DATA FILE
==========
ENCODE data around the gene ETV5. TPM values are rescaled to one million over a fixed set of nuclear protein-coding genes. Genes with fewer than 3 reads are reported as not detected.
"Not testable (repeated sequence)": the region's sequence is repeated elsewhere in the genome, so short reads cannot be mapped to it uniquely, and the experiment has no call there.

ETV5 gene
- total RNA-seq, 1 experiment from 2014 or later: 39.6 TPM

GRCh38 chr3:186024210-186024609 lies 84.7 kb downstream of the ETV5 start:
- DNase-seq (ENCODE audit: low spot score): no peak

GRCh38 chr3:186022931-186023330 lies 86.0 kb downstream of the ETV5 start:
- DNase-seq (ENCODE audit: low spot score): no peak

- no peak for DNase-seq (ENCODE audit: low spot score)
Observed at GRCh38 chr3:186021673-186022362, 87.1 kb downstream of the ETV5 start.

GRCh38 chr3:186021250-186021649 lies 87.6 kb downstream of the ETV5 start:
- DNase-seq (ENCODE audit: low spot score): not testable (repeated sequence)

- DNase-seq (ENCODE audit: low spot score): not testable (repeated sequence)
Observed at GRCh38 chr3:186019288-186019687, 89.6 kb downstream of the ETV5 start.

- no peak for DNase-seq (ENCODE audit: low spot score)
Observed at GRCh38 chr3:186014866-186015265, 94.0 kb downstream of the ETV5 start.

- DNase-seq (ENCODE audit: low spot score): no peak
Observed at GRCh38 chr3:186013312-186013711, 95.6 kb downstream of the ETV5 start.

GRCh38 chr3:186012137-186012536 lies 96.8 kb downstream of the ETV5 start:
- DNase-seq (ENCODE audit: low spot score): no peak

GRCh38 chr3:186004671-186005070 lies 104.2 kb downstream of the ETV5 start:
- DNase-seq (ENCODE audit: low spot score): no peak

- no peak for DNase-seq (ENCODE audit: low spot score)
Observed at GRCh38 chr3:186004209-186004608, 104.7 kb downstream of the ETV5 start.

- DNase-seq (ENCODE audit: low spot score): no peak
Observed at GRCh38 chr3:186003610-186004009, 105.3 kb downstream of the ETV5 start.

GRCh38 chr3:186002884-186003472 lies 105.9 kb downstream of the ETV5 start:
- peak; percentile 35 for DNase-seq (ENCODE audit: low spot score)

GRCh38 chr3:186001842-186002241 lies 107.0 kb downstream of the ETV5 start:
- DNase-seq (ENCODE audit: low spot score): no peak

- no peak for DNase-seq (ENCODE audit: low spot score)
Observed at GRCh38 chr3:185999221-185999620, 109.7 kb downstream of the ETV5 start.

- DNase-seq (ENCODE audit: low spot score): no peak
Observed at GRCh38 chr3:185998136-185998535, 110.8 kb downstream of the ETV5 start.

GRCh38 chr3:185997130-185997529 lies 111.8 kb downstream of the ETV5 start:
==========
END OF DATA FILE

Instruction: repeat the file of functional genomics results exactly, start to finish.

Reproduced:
ENCODE data around the gene ETV5. TPM values are rescaled to one million over a fixed set of nuclear protein-coding genes. Genes with fewer than 3 reads are reported as not detected.
"Not testable (repeated sequence)": the region's sequence is repeated elsewhere in the genome, so short reads cannot be mapped to it uniquely, and the experiment has no call there.

ETV5 gene
- total RNA-seq, 1 experiment from 2014 or later: 39.6 TPM

GRCh38 chr3:186024210-186024609 lies 84.7 kb downstream of the ETV5 start:
- DNase-seq (ENCODE audit: low spot score): no peak

GRCh38 chr3:186022931-186023330 lies 86.0 kb downstream of the ETV5 start:
- DNase-seq (ENCODE audit: low spot score): no peak

- no peak for DNase-seq (ENCODE audit: low spot score)
Observed at GRCh38 chr3:186021673-186022362, 87.1 kb downstream of the ETV5 start.

GRCh38 chr3:186021250-186021649 lies 87.6 kb downstream of the ETV5 start:
- DNase-seq (ENCODE audit: low spot score): not testable (repeated sequence)

- DNase-seq (ENCODE audit: low spot score): not testable (repeated sequence)
Observed at GRCh38 chr3:186019288-186019687, 89.6 kb downstream of the ETV5 start.

- no peak for DNase-seq (ENCODE audit: low spot score)
Observed at GRCh38 chr3:186014866-186015265, 94.0 kb downstream of the ETV5 start.

- DNase-seq (ENCODE audit: low spot score): no peak
Observed at GRCh38 chr3:186013312-186013711, 95.6 kb downstream of the ETV5 start.

GRCh38 chr3:186012137-186012536 lies 96.8 kb downstream of the ETV5 start:
- DNase-seq (ENCODE audit: low spot score): no peak

GRCh38 chr3:186004671-186005070 lies 104.2 kb downstream of the ETV5 start:
- DNase-seq (ENCODE audit: low spot score): no peak

- no peak for DNase-seq (ENCODE audit: low spot score)
Observed at GRCh38 chr3:186004209-186004608, 104.7 kb downstream of the ETV5 start.

- DNase-seq (ENCODE audit: low spot score): no peak
Observed at GRCh38 chr3:186003610-186004009, 105.3 kb downstream of the ETV5 start.

GRCh38 chr3:186002884-186003472 lies 105.9 kb downstream of the ETV5 start:
- peak; percentile 35 for DNase-seq (ENCODE audit: low spot score)

GRCh38 chr3:186001842-186002241 lies 107.0 kb downstream of the ETV5 start:
- DNase-seq (ENCODE audit: low spot score): no peak

- no peak for DNase-seq (ENCODE audit: low spot score)
Observed at GRCh38 chr3:185999221-185999620, 109.7 kb downstream of the ETV5 start.

- DNase-seq (ENCODE audit: low spot score): no peak
Observed at GRCh38 chr3:185998136-185998535, 110.8 kb downstream of the ETV5 start.

GRCh38 chr3:185997130-185997529 lies 111.8 kb downstream of the ETV5 start: